Patterns of herding and their occurrence in an online setting
Upcoming SlideShare
Loading in...5
×
 

Patterns of herding and their occurrence in an online setting

on

  • 648 views

 

Statistics

Views

Total Views
648
Views on SlideShare
648
Embed Views
0

Actions

Likes
0
Downloads
1
Comments
0

0 Embeds 0

No embeds

Accessibility

Categories

Upload Details

Uploaded via as Adobe PDF

Usage Rights

© All Rights Reserved

Report content

Flagged as inappropriate Flag as inappropriate
Flag as inappropriate

Select your reason for flagging this presentation as inappropriate.

Cancel
  • Full Name Full Name Comment goes here.
    Are you sure you want to
    Your message goes here
    Processing…
Post Comment
Edit your comment

Patterns of herding and their occurrence in an online setting Patterns of herding and their occurrence in an online setting Document Transcript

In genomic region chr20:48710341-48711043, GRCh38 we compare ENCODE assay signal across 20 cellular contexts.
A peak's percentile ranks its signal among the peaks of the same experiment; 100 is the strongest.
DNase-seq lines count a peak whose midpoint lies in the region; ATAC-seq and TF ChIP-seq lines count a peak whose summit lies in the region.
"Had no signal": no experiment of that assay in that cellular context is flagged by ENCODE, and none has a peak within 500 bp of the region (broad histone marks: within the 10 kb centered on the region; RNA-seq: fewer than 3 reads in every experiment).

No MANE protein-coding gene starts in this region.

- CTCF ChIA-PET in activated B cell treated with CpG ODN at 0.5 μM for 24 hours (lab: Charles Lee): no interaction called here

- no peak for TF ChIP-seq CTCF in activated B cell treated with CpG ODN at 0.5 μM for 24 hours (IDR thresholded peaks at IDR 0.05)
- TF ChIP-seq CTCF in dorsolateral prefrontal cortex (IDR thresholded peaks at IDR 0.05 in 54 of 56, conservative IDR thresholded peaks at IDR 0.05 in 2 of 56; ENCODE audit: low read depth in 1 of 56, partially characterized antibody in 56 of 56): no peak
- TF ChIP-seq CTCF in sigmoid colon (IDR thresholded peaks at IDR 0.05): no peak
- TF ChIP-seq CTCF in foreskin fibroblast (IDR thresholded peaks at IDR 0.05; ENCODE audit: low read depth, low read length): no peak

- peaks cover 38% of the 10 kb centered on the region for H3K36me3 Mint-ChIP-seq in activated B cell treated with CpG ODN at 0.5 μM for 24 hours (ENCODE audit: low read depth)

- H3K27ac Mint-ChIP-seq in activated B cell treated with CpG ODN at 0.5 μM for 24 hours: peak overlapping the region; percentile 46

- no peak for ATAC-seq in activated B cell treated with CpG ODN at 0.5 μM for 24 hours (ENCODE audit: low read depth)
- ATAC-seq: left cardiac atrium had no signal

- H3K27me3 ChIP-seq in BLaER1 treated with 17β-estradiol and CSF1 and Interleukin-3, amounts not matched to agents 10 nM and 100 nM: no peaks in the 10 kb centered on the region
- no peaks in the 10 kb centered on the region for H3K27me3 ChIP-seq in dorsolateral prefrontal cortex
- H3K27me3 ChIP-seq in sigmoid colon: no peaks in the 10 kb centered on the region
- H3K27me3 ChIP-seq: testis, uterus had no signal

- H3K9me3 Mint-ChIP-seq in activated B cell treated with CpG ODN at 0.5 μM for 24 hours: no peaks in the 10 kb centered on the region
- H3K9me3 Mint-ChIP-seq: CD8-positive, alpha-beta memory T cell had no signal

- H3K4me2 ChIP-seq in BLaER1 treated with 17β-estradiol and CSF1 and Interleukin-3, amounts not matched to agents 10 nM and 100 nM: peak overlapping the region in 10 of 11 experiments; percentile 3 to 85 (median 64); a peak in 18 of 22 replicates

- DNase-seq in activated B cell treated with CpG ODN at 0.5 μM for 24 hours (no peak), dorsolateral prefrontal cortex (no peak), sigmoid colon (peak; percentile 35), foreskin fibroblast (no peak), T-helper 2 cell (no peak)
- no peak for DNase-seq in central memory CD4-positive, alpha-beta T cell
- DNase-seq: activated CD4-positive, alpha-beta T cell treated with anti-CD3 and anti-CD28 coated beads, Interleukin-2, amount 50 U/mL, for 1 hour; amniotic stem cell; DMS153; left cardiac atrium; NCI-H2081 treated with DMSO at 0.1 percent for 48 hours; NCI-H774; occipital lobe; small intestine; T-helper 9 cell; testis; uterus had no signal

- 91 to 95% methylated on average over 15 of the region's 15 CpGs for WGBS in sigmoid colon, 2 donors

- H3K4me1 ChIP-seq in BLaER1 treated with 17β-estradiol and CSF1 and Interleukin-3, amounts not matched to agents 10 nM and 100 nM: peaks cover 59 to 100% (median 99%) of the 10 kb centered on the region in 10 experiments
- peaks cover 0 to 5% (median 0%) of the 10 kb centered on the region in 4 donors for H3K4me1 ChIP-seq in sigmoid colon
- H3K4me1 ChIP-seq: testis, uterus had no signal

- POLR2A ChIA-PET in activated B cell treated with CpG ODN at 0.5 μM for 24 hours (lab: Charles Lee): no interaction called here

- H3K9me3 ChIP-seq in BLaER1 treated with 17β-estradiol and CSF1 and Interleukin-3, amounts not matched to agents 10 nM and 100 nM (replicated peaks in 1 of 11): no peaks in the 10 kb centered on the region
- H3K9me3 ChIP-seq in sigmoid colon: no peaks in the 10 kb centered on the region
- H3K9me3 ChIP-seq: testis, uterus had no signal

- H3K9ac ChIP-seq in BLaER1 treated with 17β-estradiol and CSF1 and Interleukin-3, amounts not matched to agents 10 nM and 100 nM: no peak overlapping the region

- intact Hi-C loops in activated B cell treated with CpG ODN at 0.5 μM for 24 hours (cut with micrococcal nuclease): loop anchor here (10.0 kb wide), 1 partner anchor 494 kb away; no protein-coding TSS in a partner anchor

• INTMAR-00135; No. of pages: 10; 4C: Available online at www.sciencedirect.com ScienceDirect Journal of Interactive Marketing xx (2013) xxx – xxx www.elsevier.com/locate/intmar Patterns of Herding and their Occurrence in an Online Setting David J. Langley a,⁎& Maarten C. Hoeve b & J. Roland Ortt c & Nico Pals a & Bob van der Vecht d a d TNO Netherlands Organisation for Applied Scientific Research, Groningen, Netherlands b TNO Netherlands Organisation for Applied Scientific Research, Delft, Netherlands c Delft University of Technology, Delft, Netherlands TNO Netherlands Organisation for Applied Scientific Research, The Hague, Netherlands Abstract When groups of consumers share information or express their opinions about products and services, their attitudes or behavior sometime align without centralized coordination, a phenomenon known as herding. Building on pattern-based explanations of herding from the cognitive science literature, we propose a framework to elucidate herding behavior based on three dimensions: the speed of contagion, i.e., the extent to which the behavior spreads in a given time, the number of individuals, i.e., the proportion of the whole population expressing the behavior, and the uniformity of direction, i.e., the extent to which the mass behavior is increasingly uniform with one variant becoming dominant. Based on these dimensions, we differentiate eight patterns of herding behavior from slowly diffusing, small and disparate groups through to rapidly spreading, massive herds expressing a convergent behavior. We explore these herding patterns in an online setting, measuring their prevalence using over four thousand streams of data from the online micro-blogging application, Twitter. We find that all eight patterns occur in the empirical data set although some patterns are rare, particularly those where a convergent behavior rapidly spreads through the population. Importantly, those occurrences that develop into the pattern we call “stampeding,” i.e., the rapid spread of a dominant opinion expressed by many people, generally follow a consistent development path. The proposed framework can help managers to identify such noteworthy herds in real time, and represents a first step in anticipating this form of group behavior. © 2013 Direct Marketing Educational Foundation, Inc. Published by Elsevier Inc. All rights reserved. Keywords: Consumer behavior; Social contagion; Diffusion; Social influence; Social media; Twitter Introduction This paper explores dynamic patterns of mass consumer behavior, leading to the phenomenon known as “herding.” In this paper, we will focus in particular on herding behavior via online media. A better understanding of online herding is needed if we are to understand the link between widespread online opinion formation and marketing outcomes, such as sales or reactions to promotion campaigns. Obviously, not all herding in the online setting is positive for firms, with a classic example being the bank run (Gu 2011). In 2008, there was a run on the Icelandic bank, Landsbanki, which had offered high interest online ⁎ Corresponding author. E-mail addresses: david.langley@tno.nl (D.J. Langley), maarten.hoeve@tno.nl (M.C. Hoeve), j.r.ortt@tudelft.nl (J.R. Ortt), nico.pals@tno.nl (N. Pals), bob.vandervecht@tno.nl (B. van der Vecht). savings accounts in the UK and The Netherlands under the brand, IceSave. Rumors quickly circulated online that the bank had run into financial difficulty and the speed with which online withdrawals were made prompted the Icelandic government to step in to save the nation's banking system. This paper has two objectives: first, to design a framework to distinguish between different patterns of herding behavior; second, to assess which of these patterns can be witnessed in practice using a large database of online behavior, and to investigate the dynamics of the development of large herds. For example, does a particular sequence of patterns indicate an impending rush of consumer sentiment or behavior? In short, we propose a framework to distinguish between different patterns of mass behavior and identify these patterns using online data. There is as yet no accepted way of scientifically assessing whether a change in the pattern of online mass behavior is important. One change may prove to be insignificant whereas another may lead to a sudden explosion of consumer reactions. 1094-9968/$ -see front matter © 2013 Direct Marketing Educational Foundation, Inc. Published by Elsevier Inc. All rights reserved. http://dx.doi.org/10.1016/j.intmar.2013.06.005 Please cite this article as: David J. Langley, et al., Patterns of Herding and their Occurrence in an Online Setting, Journal of Interactive Marketing (2013), http:// dx.doi.org/10.1016/j.intmar.2013.06.005